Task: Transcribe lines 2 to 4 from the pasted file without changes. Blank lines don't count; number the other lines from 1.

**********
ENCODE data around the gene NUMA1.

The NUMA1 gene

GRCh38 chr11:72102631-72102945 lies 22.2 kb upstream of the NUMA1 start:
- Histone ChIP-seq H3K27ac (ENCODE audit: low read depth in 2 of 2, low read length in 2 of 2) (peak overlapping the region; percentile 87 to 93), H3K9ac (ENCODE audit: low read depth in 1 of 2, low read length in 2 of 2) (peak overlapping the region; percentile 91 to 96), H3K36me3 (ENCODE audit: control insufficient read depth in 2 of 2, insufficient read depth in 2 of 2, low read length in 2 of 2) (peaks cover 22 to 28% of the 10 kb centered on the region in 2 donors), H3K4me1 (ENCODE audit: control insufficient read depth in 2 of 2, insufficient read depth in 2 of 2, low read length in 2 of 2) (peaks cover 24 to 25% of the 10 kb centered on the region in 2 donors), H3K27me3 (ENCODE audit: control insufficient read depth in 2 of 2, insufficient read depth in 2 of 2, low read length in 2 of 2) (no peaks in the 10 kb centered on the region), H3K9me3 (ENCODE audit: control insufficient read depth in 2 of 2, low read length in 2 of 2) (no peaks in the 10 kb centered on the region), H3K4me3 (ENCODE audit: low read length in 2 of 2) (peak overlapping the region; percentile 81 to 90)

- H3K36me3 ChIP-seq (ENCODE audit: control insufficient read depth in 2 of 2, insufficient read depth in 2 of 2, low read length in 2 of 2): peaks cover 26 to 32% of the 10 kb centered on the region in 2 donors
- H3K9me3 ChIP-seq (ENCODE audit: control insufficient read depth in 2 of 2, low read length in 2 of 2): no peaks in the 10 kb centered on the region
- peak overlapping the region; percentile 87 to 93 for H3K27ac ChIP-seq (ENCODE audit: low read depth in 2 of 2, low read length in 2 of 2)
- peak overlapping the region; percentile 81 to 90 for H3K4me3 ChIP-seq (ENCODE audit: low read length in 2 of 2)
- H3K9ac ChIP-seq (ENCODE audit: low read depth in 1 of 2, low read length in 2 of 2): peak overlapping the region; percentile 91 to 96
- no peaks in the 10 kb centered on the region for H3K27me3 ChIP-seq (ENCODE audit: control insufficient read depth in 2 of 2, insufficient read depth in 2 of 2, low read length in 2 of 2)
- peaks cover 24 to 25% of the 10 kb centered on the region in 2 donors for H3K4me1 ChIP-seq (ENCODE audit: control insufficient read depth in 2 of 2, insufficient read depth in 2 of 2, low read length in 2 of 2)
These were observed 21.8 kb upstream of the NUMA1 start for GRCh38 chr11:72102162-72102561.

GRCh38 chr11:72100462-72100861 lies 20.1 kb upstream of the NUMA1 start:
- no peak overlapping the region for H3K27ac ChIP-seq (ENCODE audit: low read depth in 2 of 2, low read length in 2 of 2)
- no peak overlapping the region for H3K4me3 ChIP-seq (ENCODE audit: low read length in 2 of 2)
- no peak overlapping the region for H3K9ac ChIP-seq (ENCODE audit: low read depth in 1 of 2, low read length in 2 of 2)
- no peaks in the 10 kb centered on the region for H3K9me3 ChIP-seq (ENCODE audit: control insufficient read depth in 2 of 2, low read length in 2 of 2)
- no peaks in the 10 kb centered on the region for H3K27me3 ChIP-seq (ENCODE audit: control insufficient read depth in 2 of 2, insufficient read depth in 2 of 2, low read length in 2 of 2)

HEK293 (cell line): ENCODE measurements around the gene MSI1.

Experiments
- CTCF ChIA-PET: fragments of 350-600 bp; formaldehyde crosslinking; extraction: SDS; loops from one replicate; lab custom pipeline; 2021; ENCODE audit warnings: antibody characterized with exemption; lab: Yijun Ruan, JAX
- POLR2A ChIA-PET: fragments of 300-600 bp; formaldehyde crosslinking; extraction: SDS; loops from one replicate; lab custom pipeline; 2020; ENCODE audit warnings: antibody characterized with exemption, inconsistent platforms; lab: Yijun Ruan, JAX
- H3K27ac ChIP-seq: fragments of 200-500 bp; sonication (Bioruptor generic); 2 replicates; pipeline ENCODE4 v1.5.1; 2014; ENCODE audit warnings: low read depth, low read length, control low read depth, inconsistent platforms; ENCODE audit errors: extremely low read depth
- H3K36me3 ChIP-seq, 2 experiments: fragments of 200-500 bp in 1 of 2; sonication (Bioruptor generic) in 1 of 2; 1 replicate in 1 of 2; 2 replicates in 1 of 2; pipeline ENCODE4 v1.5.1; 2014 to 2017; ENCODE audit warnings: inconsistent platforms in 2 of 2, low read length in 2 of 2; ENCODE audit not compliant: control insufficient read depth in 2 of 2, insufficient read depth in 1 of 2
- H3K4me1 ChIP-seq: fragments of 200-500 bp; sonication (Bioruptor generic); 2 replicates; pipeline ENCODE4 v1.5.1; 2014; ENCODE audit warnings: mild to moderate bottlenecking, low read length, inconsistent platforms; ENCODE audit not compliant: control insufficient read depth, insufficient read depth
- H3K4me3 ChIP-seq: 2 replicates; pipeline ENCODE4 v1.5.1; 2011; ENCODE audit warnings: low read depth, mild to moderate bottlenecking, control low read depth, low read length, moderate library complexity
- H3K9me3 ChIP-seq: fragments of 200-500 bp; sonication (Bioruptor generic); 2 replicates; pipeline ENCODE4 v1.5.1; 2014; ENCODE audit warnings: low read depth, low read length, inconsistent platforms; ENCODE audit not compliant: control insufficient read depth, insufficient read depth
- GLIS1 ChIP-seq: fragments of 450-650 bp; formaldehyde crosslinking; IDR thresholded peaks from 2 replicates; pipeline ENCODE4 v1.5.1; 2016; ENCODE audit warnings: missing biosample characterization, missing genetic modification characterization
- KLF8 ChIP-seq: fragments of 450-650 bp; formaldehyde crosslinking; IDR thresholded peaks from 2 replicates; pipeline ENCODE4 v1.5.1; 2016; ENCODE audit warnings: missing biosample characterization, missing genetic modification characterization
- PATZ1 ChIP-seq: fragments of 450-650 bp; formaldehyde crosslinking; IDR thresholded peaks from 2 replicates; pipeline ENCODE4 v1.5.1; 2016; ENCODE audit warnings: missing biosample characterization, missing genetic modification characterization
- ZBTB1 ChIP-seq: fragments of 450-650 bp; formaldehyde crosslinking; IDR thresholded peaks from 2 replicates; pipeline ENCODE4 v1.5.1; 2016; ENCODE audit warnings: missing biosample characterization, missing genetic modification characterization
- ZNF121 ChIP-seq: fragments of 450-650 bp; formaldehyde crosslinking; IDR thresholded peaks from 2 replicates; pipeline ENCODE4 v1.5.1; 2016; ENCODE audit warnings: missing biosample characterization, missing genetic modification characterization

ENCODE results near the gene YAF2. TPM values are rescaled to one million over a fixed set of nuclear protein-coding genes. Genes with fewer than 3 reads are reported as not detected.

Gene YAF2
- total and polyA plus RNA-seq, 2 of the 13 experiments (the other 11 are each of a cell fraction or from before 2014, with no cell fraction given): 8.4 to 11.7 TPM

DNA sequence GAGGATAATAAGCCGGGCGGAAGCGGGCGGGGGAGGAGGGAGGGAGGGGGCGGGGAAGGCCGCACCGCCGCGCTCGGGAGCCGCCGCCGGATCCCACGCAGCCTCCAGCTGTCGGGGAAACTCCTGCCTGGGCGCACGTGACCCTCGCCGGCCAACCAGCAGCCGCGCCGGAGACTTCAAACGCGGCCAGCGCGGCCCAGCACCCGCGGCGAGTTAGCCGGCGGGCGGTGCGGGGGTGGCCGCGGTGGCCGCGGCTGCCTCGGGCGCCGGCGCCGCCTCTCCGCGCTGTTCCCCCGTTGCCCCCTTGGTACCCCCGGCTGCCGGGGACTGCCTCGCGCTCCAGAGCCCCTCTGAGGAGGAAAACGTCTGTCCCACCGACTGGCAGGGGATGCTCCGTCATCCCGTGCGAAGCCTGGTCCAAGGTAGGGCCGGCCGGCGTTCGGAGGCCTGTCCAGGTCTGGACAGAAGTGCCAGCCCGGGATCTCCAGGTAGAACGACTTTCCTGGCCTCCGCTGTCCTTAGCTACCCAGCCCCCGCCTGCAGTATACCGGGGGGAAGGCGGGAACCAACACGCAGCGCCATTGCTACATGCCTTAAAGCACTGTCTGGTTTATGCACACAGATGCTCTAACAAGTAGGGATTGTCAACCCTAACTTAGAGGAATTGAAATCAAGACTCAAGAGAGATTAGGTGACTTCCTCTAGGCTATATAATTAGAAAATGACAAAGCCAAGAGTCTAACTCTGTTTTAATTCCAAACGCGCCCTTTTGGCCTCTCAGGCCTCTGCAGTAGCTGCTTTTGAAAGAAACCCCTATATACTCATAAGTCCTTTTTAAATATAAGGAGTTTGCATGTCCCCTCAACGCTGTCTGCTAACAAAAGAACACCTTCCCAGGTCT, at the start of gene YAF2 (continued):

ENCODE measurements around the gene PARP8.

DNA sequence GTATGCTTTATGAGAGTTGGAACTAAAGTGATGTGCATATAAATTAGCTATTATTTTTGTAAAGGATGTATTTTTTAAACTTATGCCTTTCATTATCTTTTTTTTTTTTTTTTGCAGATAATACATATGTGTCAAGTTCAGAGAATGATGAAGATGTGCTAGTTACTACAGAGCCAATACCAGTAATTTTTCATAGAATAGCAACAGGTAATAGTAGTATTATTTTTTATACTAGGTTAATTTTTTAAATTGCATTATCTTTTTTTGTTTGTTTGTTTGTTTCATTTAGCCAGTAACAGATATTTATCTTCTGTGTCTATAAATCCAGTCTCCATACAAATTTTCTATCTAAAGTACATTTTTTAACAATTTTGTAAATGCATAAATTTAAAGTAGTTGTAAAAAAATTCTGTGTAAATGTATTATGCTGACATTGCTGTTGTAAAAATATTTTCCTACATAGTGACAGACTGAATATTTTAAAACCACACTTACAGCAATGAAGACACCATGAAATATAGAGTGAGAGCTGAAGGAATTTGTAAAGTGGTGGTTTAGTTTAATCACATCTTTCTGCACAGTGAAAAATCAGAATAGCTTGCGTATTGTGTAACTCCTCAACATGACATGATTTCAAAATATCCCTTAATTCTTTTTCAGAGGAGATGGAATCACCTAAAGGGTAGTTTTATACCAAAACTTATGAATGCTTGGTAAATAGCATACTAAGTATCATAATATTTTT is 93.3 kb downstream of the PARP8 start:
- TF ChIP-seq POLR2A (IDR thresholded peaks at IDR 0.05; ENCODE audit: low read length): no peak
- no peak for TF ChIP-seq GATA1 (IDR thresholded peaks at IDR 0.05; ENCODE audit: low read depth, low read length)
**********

The NUMA1 gene

GRCh38 chr11:72102631-72102945 lies 22.2 kb upstream of the NUMA1 start:
- Histone ChIP-seq H3K27ac (ENCODE audit: low read depth in 2 of 2, low read length in 2 of 2) (peak overlapping the region; percentile 87 to 93), H3K9ac (ENCODE audit: low read depth in 1 of 2, low read length in 2 of 2) (peak overlapping the region; percentile 91 to 96), H3K36me3 (ENCODE audit: control insufficient read depth in 2 of 2, insufficient read depth in 2 of 2, low read length in 2 of 2) (peaks cover 22 to 28% of the 10 kb centered on the region in 2 donors), H3K4me1 (ENCODE audit: control insufficient read depth in 2 of 2, insufficient read depth in 2 of 2, low read length in 2 of 2) (peaks cover 24 to 25% of the 10 kb centered on the region in 2 donors), H3K27me3 (ENCODE audit: control insufficient read depth in 2 of 2, insufficient read depth in 2 of 2, low read length in 2 of 2) (no peaks in the 10 kb centered on the region), H3K9me3 (ENCODE audit: control insufficient read depth in 2 of 2, low read length in 2 of 2) (no peaks in the 10 kb centered on the region), H3K4me3 (ENCODE audit: low read length in 2 of 2) (peak overlapping the region; percentile 81 to 90)